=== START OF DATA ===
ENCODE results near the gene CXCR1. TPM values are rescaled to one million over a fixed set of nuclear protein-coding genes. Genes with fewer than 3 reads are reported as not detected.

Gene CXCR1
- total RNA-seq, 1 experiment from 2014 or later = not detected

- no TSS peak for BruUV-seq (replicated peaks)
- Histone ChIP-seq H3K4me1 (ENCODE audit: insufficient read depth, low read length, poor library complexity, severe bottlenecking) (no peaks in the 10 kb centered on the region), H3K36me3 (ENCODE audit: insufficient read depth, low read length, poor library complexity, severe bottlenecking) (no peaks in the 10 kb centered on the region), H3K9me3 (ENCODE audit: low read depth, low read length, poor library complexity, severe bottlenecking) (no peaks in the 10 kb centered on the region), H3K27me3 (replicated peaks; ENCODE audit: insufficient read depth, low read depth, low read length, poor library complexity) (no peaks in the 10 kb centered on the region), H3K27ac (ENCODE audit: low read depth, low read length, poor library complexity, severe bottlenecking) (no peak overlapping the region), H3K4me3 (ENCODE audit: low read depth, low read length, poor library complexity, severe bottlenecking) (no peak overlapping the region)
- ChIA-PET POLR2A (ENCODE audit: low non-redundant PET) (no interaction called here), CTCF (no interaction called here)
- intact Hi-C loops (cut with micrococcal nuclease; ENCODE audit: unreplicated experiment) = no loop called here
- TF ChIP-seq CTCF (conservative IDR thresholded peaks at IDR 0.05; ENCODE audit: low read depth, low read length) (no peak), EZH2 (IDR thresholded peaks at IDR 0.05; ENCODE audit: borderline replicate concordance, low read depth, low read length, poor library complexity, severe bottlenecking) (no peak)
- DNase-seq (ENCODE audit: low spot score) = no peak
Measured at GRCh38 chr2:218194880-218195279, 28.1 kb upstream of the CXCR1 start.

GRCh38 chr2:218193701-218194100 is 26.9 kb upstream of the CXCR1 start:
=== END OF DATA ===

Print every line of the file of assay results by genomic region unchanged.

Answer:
ENCODE results near the gene CXCR1. TPM values are rescaled to one million over a fixed set of nuclear protein-coding genes. Genes with fewer than 3 reads are reported as not detected.

Gene CXCR1
- total RNA-seq, 1 experiment from 2014 or later = not detected

- no TSS peak for BruUV-seq (replicated peaks)
- Histone ChIP-seq H3K4me1 (ENCODE audit: insufficient read depth, low read length, poor library complexity, severe bottlenecking) (no peaks in the 10 kb centered on the region), H3K36me3 (ENCODE audit: insufficient read depth, low read length, poor library complexity, severe bottlenecking) (no peaks in the 10 kb centered on the region), H3K9me3 (ENCODE audit: low read depth, low read length, poor library complexity, severe bottlenecking) (no peaks in the 10 kb centered on the region), H3K27me3 (replicated peaks; ENCODE audit: insufficient read depth, low read depth, low read length, poor library complexity) (no peaks in the 10 kb centered on the region), H3K27ac (ENCODE audit: low read depth, low read length, poor library complexity, severe bottlenecking) (no peak overlapping the region), H3K4me3 (ENCODE audit: low read depth, low read length, poor library complexity, severe bottlenecking) (no peak overlapping the region)
- ChIA-PET POLR2A (ENCODE audit: low non-redundant PET) (no interaction called here), CTCF (no interaction called here)
- intact Hi-C loops (cut with micrococcal nuclease; ENCODE audit: unreplicated experiment) = no loop called here
- TF ChIP-seq CTCF (conservative IDR thresholded peaks at IDR 0.05; ENCODE audit: low read depth, low read length) (no peak), EZH2 (IDR thresholded peaks at IDR 0.05; ENCODE audit: borderline replicate concordance, low read depth, low read length, poor library complexity, severe bottlenecking) (no peak)
- DNase-seq (ENCODE audit: low spot score) = no peak
Measured at GRCh38 chr2:218194880-218195279, 28.1 kb upstream of the CXCR1 start.

GRCh38 chr2:218193701-218194100 is 26.9 kb upstream of the CXCR1 start: